After Master Sgt. Orlando Reyes was named the 2014 Military Times’ Marine of the Year, he was taken aback after Marines took to social media to ridicule the decision. The reason? Reyes, a logistician who has deployed three times to Iraq, does not have a combat action ribbon, or CAR, nor is he the first (or likely the last) senior Marine to receive flack for not having the award.
The growing discord around the ribbon — which is bestowed upon Marines who have engaged in direct combat with the enemy — is a predictable outcome of 14 years of war, with combat experience more of an expectation than an exception, reports the Marine Corps Times’ Hope Hodge Seck. However, there are concerns that the award is becoming too divisive, with good leaders being discredited by their troops because they don’t have a CAR.
"We get so bent out of shape with these ribbons and awards that we sacrifice the most important thing to us as Marines: our integrity," Reyes said.
Benjamin Franklin nailed it when he said, "Fatigue is the best pillow." True story, Benny. There's nothing like pushing your body so far past exhaustion that you'd willingly, even longingly, take a nap on a concrete slab.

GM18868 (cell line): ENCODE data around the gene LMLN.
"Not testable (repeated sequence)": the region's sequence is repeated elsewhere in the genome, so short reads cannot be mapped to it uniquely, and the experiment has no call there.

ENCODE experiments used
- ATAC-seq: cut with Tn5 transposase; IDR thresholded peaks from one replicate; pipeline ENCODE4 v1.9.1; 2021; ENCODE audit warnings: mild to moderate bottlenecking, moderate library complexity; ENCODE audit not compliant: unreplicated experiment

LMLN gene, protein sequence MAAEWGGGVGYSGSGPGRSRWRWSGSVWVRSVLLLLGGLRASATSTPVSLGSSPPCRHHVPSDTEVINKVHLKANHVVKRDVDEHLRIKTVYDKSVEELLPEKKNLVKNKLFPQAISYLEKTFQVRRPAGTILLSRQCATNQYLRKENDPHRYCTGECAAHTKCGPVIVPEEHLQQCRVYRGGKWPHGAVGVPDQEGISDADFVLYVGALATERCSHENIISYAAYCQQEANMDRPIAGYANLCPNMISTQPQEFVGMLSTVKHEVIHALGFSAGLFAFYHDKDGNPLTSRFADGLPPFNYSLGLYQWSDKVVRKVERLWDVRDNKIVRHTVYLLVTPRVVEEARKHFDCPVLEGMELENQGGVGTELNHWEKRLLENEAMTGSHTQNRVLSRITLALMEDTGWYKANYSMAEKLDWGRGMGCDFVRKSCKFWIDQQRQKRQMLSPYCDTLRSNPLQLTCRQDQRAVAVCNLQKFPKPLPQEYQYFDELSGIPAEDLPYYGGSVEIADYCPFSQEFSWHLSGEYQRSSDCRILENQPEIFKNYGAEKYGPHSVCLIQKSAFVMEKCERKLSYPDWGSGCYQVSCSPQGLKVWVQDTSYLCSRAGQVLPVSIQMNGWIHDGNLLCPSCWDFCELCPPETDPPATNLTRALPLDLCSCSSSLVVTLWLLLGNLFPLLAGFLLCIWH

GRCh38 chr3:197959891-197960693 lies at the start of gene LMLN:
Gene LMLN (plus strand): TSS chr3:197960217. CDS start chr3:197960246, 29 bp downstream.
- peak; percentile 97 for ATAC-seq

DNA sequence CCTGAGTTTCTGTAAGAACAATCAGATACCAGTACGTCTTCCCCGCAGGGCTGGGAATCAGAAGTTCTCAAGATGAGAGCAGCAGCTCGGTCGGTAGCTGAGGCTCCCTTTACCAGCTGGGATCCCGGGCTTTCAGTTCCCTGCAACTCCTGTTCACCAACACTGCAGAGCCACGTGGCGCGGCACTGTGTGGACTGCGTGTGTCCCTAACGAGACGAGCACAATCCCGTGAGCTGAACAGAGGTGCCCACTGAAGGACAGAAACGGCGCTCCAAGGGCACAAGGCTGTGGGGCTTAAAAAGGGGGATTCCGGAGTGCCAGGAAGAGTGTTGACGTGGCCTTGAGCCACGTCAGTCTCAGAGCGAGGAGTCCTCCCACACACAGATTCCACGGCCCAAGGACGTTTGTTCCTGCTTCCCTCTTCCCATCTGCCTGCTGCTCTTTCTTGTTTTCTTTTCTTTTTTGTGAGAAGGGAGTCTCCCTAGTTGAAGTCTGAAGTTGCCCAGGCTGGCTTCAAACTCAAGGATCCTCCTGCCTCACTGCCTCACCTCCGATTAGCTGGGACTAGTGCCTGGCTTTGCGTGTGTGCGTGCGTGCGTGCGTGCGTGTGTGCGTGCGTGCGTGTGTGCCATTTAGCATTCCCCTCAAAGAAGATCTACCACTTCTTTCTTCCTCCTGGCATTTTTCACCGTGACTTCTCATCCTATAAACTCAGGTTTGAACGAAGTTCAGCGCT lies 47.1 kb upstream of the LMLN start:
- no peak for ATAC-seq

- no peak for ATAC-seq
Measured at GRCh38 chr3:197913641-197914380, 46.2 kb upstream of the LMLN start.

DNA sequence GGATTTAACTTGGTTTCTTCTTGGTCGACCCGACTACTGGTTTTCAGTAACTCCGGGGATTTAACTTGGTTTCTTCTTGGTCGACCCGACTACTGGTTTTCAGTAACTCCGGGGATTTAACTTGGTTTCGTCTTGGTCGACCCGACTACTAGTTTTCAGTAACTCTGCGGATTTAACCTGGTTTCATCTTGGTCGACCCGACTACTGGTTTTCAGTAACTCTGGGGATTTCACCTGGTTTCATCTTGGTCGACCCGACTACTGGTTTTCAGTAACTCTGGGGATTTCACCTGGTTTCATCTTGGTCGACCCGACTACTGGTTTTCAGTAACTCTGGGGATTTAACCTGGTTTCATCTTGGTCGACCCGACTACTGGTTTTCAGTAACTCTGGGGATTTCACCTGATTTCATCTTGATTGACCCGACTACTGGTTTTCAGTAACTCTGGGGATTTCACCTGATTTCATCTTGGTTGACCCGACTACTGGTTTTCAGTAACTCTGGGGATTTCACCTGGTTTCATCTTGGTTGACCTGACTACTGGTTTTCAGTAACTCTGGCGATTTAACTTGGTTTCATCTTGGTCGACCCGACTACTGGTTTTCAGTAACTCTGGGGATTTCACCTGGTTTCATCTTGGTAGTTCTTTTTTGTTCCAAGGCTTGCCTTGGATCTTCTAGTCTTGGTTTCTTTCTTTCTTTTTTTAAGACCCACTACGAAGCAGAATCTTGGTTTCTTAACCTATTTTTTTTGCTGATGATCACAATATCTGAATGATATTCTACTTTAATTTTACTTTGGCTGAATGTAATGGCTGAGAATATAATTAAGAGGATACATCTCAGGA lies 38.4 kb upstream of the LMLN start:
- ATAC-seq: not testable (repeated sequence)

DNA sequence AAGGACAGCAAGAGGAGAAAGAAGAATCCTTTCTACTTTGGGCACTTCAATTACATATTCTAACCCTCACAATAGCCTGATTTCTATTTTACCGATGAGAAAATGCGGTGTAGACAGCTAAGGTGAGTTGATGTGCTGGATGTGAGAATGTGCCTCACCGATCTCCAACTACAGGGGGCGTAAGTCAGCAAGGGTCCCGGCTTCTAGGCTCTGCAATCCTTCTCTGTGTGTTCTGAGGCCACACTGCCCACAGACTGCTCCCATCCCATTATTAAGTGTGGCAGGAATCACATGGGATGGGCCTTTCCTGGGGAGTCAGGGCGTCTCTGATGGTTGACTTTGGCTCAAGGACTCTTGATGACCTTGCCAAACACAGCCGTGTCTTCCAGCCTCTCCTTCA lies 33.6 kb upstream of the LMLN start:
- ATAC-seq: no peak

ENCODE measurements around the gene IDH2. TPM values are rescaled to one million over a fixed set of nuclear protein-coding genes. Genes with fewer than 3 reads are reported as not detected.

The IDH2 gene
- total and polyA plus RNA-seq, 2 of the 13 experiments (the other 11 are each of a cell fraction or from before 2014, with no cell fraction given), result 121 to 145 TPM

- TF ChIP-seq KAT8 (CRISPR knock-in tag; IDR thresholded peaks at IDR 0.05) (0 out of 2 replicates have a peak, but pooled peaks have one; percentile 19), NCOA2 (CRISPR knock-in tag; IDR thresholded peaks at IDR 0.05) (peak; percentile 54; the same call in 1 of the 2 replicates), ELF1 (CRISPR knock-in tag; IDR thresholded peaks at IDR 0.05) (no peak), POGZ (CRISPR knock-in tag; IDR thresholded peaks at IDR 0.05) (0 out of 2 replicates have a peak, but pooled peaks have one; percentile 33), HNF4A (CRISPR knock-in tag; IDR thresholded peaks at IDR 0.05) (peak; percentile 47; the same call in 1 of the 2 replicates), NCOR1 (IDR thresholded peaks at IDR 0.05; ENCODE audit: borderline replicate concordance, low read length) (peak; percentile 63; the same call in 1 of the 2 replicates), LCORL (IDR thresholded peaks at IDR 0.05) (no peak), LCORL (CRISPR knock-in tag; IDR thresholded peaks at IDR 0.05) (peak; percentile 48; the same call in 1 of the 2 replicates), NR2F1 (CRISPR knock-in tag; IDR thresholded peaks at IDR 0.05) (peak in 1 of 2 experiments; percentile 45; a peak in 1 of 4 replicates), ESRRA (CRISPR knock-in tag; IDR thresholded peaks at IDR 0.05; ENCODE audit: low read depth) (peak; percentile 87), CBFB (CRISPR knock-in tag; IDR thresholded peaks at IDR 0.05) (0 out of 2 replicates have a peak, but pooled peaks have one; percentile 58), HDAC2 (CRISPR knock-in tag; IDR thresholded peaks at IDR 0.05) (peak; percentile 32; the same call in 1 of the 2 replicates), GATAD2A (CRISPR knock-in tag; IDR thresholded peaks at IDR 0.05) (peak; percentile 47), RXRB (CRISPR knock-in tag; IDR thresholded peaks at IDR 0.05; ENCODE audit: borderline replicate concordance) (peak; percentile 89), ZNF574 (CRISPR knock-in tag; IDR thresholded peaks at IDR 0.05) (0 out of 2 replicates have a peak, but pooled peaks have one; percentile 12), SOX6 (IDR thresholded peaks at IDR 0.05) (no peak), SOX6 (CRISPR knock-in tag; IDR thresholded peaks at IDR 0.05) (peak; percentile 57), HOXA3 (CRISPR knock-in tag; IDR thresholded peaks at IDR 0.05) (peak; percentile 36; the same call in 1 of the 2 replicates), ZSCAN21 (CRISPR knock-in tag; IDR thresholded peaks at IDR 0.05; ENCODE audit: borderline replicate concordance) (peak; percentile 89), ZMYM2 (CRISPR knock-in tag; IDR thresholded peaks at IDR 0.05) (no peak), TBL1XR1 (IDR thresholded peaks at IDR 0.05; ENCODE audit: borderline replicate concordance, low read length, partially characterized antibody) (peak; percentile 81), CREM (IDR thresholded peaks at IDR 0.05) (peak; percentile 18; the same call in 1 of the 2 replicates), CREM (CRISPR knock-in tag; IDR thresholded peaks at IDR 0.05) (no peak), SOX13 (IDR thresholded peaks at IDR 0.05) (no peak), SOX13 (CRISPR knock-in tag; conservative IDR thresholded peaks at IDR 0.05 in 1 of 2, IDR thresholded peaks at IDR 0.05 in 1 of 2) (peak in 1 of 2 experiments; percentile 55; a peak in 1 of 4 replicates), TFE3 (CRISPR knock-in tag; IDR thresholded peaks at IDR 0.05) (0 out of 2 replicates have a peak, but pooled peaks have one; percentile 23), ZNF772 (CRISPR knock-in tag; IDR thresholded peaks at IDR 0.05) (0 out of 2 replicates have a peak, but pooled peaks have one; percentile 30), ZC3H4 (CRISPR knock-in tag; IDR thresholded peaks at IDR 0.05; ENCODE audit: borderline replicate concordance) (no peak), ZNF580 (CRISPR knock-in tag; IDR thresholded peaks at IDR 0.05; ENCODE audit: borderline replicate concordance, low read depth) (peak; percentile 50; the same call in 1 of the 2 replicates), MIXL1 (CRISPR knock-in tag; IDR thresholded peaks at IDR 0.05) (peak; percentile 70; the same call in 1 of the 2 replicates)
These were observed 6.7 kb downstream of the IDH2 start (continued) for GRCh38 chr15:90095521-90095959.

An AH-64D Longbow Apache helicopter lands during a combined arms demonstration as part of South Carolina National Guard Air & Ground Expo 2009 at McEntire Joint National Guard Base, S.C., Oct. 10, 2009. (U.S. Army/Sgt. Roberto Di Giovine)
Welcome to Confessions Of, an occaisional series where Task & Purpose's James Clark solicits hilarious, embarrassing, and revealing stories from troops and vets about their job, billet, or a tour overseas. Are you in an interesting assignment and think you might have something to share? Email firstname.lastname@example.org with your story.
"Nothing is more powerful than a young boy's wish. Except an Apache helicopter. An Apache helicopter has machine guns and missiles. It is an unbelievably impressive complement of weaponry, an absolute death machine."
James Jackson, right, confers with his lawyer during a hearing in criminal court, Wednesday, Jan. 23, 2019, in New York. Jackson, a white supremacist, pled guilty Wednesday to killing a black man with a sword as part of a racist plot that prosecutors described as a hate crime. He faces life in prison when he is sentenced on Feb. 13. (Associated Press/Bebeto Matthews)
White supremacist James Jackson – accused of trying to start a race war by killing a homeless black man in Times Square with a sword — pleaded guilty Wednesday to murder as an act of terrorism.
A soldier plugs his ears during a live fire mission at Yakima Training Center. Photo: Capt. Leslie Reed/U.S. Army
A Texas veteran is suing the company he says knowingly produced and sold defective earplugs which were issued to the U.S. military, leading him and many others to develop hearing problems, including tinnitus.